Photos: After Japan's earthquake and tsunami - week 8

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  1. A radiation measuring instrument is seen next to some residents in Kawauchimura, a village within the 12- to 18-mile zone around the Fukushima Daiichi nuclear plant, on April 28. Most residents of Kawauchimura have evacuated in order to avoid the radiation, but some remain in the area of their own accord. (Koichi Kamoshida / EPA) Back to slideshow navigation
  2. A brazier heats the house of Masahiro Kazami, located within a 12-mile radius of the Fukushima Daiichi nuclear plant, April 28. (Koichi Kamoshida / EPA) Back to slideshow navigation
  3. Volunteers help clean a cemetery at Jionin temple in Ishinomaki, Miyagi prefecture, northeastern Japan, on April 29. Many volunteers poured into the disaster-hit region at the beginning of the annual Golden Week holiday. (Hiro Komae / AP) Back to slideshow navigation
  4. Japanese government adviser Toshiso Kosako is overcome with emotion during a news conference on April 29 in Tokyo announcing his resignation. The expert on radiation exposure said he could not stay on the job and allow the government to set what he called improper radiation limits for elementary schools in areas near the tsunami-damaged Fukushima nuclear plant. (AP) Back to slideshow navigation
  5. Fuel rods are seen inside the spent fuel pool of the Fukushima Daiichi nuclear plant reactor 4 on April 30. (Reuters) Back to slideshow navigation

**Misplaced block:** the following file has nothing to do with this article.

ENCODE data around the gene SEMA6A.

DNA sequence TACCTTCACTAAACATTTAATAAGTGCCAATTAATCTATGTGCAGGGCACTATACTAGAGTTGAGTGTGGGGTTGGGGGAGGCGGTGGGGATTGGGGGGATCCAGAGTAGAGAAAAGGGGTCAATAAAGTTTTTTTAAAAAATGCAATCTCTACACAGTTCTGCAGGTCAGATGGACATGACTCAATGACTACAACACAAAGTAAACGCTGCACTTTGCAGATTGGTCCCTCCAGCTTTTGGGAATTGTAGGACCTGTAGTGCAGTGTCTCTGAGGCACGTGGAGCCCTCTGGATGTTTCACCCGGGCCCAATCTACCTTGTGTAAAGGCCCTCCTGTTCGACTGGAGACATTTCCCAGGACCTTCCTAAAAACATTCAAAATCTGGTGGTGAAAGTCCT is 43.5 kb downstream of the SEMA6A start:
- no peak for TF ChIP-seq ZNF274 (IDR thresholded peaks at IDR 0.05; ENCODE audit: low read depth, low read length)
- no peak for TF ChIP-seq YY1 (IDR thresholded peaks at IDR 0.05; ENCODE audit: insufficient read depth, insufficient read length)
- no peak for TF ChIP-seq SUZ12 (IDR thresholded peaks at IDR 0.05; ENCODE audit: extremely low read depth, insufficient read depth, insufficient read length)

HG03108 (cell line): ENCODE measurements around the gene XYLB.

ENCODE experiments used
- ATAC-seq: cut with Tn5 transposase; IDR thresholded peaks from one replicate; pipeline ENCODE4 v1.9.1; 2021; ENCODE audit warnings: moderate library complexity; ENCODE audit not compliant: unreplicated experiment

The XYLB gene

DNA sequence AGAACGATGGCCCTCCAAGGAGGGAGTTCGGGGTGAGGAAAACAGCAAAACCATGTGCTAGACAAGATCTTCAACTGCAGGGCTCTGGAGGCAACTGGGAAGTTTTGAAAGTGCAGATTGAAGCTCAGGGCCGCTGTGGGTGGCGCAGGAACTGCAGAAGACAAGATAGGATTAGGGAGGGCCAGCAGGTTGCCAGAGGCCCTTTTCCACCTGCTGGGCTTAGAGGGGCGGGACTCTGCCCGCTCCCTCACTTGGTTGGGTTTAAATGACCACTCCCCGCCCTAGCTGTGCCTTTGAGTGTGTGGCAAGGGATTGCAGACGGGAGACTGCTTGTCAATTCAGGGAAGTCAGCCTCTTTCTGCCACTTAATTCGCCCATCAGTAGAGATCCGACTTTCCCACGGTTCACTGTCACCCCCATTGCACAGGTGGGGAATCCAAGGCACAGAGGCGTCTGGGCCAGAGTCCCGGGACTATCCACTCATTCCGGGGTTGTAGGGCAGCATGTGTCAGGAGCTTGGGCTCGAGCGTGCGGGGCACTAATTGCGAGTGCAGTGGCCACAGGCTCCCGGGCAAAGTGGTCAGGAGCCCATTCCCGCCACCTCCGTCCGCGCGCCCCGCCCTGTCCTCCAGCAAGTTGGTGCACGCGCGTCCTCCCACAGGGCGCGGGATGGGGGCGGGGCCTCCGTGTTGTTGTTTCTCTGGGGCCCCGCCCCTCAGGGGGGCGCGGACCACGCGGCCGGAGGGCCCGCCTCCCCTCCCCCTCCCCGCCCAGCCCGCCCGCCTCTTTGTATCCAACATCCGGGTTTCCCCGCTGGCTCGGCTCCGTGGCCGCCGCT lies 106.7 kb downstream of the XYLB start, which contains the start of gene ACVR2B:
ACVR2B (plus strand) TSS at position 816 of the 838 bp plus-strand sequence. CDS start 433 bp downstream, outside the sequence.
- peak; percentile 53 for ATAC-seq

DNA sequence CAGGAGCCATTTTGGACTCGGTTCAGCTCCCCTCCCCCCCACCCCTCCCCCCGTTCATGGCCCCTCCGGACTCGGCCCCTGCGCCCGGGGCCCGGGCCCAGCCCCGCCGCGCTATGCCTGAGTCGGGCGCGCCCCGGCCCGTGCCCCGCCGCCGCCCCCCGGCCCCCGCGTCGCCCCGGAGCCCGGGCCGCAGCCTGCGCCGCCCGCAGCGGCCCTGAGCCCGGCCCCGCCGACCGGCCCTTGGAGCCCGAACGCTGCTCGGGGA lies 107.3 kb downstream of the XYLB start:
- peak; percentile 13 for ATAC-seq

6. A volunteer girl from Tokyo works to clean the debris of a house in Higashimatsushima, northern Japan, on April 30. (AP) Back to slideshow navigation
  7. Farmer Tsugio Sato tends to his Japanese pear trees in Fukushima city, May 1. He said he expects to harvest the pears in October. Farmers and businesses face so-called "fuhyo higai," or damages stemming from the battered reputation of the Fukushima brand. (Hiro Komae / AP) Back to slideshow navigation
  8. Members of Japan Ground Self-Defense Force in protective gear receive radiation screening in Minamisoma in Fukushima prefecture, after searching for bodies at an area devastated by the March 11 earthquake and tsunami. (Reuters) Back to slideshow navigation
  9. Ruriko Sakuma, daughter of dairy farmer Shinji Sakuma, rubs a cow at their farm in the village of Katsurao in Fukushima prefecture on May 3. Thousands of farm animals died of hunger in the weeks following the quake. (Yoshikazu Tsuno / AFP - Getty Images) Back to slideshow navigation